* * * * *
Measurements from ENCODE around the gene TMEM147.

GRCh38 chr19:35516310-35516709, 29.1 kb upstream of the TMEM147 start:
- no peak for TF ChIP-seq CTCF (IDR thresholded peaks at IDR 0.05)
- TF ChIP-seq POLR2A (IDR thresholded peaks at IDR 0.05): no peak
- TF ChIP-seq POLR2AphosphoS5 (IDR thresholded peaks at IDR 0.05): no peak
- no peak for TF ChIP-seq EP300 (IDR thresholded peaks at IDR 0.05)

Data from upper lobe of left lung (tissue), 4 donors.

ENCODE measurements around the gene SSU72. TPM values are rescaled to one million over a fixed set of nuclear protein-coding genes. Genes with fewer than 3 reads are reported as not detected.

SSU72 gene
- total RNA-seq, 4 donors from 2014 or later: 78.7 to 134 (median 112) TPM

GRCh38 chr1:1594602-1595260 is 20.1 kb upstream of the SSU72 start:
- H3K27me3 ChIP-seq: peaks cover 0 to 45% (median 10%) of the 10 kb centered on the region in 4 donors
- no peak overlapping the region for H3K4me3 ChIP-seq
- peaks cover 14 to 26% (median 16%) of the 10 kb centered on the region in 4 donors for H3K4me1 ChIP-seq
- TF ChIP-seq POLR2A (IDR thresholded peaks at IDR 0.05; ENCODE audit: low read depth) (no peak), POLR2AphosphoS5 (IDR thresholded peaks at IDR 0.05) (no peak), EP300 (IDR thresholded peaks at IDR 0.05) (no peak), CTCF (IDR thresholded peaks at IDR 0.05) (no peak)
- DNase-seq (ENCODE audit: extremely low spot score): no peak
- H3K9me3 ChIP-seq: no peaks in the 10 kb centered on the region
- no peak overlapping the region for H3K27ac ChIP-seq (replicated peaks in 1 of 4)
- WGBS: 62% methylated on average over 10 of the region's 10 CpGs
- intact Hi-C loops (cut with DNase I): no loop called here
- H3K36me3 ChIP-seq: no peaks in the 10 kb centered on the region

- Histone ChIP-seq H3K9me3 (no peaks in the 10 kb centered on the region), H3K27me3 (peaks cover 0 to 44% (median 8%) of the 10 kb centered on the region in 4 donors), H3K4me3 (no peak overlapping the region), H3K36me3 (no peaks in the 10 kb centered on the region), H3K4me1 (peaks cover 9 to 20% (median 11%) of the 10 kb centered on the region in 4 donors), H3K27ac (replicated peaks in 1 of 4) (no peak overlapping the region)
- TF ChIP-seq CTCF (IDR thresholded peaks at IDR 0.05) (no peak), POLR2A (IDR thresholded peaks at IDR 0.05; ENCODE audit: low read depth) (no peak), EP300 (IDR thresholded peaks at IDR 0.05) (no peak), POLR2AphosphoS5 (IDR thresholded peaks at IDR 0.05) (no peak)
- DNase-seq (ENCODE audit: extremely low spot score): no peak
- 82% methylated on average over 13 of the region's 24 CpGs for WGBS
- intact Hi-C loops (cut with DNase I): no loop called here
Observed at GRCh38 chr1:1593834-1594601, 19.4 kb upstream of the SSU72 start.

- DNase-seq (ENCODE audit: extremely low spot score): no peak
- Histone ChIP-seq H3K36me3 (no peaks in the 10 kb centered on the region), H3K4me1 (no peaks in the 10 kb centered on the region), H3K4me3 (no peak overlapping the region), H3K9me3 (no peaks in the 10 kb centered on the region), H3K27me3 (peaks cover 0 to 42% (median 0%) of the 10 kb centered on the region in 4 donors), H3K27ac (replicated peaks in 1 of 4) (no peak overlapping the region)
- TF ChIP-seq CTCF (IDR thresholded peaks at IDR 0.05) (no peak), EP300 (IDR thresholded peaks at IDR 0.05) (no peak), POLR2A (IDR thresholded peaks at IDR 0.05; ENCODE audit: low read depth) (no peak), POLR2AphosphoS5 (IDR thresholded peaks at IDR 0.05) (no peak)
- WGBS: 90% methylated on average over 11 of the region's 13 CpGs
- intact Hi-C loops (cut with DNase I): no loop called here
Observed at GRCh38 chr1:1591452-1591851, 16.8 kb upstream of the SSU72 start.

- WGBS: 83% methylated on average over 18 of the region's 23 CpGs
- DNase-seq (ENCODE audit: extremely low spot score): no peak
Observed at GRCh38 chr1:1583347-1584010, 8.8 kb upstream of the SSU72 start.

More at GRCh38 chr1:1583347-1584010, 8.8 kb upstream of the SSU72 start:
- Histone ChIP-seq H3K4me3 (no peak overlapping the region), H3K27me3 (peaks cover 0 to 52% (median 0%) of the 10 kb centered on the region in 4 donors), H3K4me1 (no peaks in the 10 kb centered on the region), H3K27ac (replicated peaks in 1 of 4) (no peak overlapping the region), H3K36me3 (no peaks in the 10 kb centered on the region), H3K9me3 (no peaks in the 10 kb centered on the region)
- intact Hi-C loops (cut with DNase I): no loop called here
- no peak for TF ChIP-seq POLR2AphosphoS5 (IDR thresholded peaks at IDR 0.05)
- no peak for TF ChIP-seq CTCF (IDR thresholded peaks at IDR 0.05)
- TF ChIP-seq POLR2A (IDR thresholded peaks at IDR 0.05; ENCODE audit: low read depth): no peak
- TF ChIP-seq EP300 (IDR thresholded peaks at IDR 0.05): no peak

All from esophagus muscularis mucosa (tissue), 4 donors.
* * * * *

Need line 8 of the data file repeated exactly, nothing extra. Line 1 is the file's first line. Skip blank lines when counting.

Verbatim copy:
ENCODE measurements around the gene SSU72. TPM values are rescaled to one million over a fixed set of nuclear protein-coding genes. Genes with fewer than 3 reads are reported as not detected.